Then, if you're interested in more info, the long awaited book that the organization has been researching and writing for a couple decades is available. Learn more about it at http://www.nationalrivers.org/why-you-should-...
Cheers!
Vanessa Jones

Denver, CO

#27 Dec 4, 2013
zachary wrote:
I would like everyone to go to this site and read it all and then see how federal law by the supreme court differs from local law in West Feliciana. I would think the officials in this Parish should adhere to federal law and not the whim of the rich so all could enjoy the rivers,creeks,streams, and beaches of this parish that is owned by the state for the exclusive use by the "Public trust" under federal law. Again, Please read this entirely, especially the part about who owns the running water and what decides when it is navigational. Federal law states no one can own or keep people from using and enjoying the national trust of the running waterways.
Zachary, thank you for referring the NOR site. Please visit the new website, which is much more user friendly, and has resources (including handouts, posters, a book, and other info pages) you can use in promoting for your river rights to be applied. Cheers.
curios

United States

#28 Dec 12, 2013
Would it be legal to put a canoe or kayak in at low water bridge and paddle down to the river or put a kayak in at the bridge on hwy 61 and go down to the river?
Catfish

Saint Francisville, LA

#29 Dec 12, 2013
curios wrote:
Would it be legal to put a canoe or kayak in at low water bridge and paddle down to the river or put a kayak in at the bridge on hwy 61 and go down to the river?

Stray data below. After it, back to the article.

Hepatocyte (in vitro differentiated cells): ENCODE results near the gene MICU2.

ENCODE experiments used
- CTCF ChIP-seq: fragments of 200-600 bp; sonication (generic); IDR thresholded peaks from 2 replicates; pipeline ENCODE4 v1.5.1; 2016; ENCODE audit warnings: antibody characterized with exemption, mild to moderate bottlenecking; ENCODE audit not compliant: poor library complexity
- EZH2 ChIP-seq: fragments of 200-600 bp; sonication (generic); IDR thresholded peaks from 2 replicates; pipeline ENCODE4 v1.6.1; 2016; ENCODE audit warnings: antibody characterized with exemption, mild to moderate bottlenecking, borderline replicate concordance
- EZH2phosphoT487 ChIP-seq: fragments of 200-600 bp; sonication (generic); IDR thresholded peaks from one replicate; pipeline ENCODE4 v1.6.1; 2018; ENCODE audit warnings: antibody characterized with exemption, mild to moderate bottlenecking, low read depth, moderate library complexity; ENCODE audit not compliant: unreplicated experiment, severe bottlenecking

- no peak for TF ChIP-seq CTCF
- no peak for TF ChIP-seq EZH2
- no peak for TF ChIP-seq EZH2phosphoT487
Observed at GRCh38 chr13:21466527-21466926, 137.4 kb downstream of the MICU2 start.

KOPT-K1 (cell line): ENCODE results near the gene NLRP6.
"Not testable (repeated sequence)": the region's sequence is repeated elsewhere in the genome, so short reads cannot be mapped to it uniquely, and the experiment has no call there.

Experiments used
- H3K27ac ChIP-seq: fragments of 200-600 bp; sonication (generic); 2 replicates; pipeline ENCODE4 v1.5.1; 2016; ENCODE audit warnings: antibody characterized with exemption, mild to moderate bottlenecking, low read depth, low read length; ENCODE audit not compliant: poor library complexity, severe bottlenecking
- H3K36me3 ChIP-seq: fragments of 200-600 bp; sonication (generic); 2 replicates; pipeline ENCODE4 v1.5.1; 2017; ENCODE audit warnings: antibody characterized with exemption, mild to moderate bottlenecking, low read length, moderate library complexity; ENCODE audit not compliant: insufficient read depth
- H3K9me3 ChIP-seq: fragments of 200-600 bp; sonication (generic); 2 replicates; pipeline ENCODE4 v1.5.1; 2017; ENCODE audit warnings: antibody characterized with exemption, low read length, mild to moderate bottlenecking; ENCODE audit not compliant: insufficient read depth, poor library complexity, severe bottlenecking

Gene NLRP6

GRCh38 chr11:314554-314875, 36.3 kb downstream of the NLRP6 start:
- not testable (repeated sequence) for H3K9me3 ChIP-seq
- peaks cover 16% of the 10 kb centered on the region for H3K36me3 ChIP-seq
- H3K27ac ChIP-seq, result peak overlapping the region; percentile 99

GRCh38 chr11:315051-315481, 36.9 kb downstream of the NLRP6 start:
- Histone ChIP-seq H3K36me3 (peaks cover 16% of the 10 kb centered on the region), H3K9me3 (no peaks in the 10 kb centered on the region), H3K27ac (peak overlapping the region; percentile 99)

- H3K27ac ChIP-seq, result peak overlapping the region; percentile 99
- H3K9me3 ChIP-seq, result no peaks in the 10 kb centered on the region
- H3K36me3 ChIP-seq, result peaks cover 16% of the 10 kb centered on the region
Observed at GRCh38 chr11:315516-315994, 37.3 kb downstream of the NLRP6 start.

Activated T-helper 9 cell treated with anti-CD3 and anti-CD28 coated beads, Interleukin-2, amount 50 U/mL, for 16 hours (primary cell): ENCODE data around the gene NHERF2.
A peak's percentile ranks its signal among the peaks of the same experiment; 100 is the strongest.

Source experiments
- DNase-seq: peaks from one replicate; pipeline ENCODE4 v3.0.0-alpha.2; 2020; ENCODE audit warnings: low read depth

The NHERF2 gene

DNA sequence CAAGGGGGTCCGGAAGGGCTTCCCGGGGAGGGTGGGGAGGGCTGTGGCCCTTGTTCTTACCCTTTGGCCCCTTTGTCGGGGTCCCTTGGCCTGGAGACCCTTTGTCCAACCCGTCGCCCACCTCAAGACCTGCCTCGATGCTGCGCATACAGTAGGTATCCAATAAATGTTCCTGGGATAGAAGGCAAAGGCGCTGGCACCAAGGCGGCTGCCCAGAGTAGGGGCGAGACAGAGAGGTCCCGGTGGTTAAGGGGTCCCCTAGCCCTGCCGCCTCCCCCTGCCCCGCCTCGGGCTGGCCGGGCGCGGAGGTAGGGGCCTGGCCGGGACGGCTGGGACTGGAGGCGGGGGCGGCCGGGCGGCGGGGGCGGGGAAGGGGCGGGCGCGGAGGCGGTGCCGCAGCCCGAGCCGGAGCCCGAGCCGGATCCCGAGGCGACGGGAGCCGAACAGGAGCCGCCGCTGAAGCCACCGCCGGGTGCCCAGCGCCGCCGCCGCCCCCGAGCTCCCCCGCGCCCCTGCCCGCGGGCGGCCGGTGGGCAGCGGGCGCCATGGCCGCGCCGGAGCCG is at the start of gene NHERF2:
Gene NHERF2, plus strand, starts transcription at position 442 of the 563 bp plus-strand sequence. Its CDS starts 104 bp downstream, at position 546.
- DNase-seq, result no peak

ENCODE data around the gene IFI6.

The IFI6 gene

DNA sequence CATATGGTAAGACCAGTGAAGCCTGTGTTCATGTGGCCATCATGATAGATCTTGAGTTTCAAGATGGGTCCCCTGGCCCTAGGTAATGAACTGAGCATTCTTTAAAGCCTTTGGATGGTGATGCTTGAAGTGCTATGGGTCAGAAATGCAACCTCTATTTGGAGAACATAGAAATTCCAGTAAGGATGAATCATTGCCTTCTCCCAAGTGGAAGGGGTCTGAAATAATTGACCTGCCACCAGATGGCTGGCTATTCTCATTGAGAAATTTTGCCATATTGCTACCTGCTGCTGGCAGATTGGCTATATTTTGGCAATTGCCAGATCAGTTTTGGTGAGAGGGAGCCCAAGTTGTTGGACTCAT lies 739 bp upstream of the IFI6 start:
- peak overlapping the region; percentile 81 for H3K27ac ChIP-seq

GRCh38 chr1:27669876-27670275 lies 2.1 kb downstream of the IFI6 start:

It is legal, but remember that you are not allowed to pull on the bank and walk onto the land owners property. If you need to use the bank to park it for a minute for some reason that is fine, but be respectful to the property and leave it as you found it.
Bass Pro

Gulfport, MS

#30 Dec 12, 2013
Hell yes it's legal. The State of Louisiana owns the bed of the Bayou Sara Creek as well as the bed of the Mississippi River. In Louisiana the bed or bottom of the river is from the mean low water mark on one bank or side of the river to the mean low water mark on the other bank or side of river. The Public has the right to use the area along the bank of the river from the mean low water mark to the mean high water mark. The land from the mean high water mark inland, away from the river is owned by the riparian land owner and is considered private. This area between the mean low water mark to the high water mark can only be accessed by the river side or stream. You cannot cross the riparian landowners property to get to the river without his or her premission.
Bass Pro

Gulfport, MS

#31 Dec 12, 2013
Excuse me,...without his or her permission.
Why is this so hard to understand? Its the Law. Its basic and been around since the Roman Empire. Nobody can stop you from using a public waterway but the public does not have the right to trepass on privately owned land.
Catfish

Saint Francisville, LA

#32 Dec 12, 2013
Bass Pro, I think the confusion around here is due to the Sheriff actively enforcing a no four wheeler policy on the creeks. Awhile back folks were riding ATVs down the creeks, along the banks, and some where going a little too far up the banks on they property owners land.

The problem there is that we all have the right to use the waterways for kayaking ,canoeing, fishing from a water vessel but this right does not extend to ATV travel, camping, or even fishing from the shoreline in some cases.